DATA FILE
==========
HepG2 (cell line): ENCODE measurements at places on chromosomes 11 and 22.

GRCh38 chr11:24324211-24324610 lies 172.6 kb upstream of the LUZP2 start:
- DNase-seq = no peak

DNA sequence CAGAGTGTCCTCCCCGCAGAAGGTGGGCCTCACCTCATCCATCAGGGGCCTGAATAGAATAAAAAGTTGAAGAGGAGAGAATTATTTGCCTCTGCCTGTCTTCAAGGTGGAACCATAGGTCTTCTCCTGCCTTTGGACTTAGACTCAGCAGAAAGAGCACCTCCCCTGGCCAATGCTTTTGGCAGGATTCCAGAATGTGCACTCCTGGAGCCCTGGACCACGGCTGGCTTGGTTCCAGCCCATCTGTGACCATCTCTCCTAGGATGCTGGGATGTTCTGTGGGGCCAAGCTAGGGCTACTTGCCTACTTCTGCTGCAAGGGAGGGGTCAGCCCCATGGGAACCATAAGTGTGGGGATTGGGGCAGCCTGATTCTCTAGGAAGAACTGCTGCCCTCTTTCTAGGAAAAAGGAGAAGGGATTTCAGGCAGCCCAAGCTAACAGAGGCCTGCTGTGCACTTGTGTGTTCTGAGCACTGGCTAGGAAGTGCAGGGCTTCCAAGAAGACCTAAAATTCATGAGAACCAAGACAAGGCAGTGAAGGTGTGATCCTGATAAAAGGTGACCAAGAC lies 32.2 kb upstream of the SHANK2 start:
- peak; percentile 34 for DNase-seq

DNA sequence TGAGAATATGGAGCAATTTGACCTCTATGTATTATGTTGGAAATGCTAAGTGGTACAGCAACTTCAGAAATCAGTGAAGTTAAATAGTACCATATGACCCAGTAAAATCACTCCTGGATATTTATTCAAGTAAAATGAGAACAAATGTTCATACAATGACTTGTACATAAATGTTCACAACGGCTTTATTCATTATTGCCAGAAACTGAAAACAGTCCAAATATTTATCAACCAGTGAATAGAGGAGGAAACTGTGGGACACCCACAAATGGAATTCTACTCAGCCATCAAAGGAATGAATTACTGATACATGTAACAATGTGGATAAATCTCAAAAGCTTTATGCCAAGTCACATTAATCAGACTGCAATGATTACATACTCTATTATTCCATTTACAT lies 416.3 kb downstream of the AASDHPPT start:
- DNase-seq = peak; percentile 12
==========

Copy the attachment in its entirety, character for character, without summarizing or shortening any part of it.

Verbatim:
HepG2 (cell line): ENCODE measurements at places on chromosomes 11 and 22.

GRCh38 chr11:24324211-24324610 lies 172.6 kb upstream of the LUZP2 start:
- DNase-seq = no peak

DNA sequence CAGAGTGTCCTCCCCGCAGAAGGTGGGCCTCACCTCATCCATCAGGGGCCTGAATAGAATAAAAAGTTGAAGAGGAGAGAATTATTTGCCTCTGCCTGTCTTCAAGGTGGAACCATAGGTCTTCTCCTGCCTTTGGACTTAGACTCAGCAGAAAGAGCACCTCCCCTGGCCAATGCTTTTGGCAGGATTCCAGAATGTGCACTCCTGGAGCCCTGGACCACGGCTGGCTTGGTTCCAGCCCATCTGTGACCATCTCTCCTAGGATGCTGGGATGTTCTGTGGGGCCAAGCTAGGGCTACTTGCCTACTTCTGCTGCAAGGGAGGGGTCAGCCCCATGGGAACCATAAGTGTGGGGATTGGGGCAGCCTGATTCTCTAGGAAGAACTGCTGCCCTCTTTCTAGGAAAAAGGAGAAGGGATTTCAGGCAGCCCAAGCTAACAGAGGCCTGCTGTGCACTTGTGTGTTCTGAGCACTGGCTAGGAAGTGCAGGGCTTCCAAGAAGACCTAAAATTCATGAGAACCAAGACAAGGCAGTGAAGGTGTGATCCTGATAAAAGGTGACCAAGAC lies 32.2 kb upstream of the SHANK2 start:
- peak; percentile 34 for DNase-seq

DNA sequence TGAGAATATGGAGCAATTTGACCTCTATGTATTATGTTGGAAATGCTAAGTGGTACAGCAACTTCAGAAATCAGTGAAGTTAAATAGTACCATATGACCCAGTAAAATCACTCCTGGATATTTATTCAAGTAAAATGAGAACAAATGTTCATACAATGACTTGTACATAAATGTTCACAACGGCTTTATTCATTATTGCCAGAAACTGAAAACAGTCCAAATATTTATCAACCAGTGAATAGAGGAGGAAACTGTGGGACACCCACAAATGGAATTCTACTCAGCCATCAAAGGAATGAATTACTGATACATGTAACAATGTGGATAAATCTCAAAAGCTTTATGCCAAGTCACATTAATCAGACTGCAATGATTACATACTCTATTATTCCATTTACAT lies 416.3 kb downstream of the AASDHPPT start:
- DNase-seq = peak; percentile 12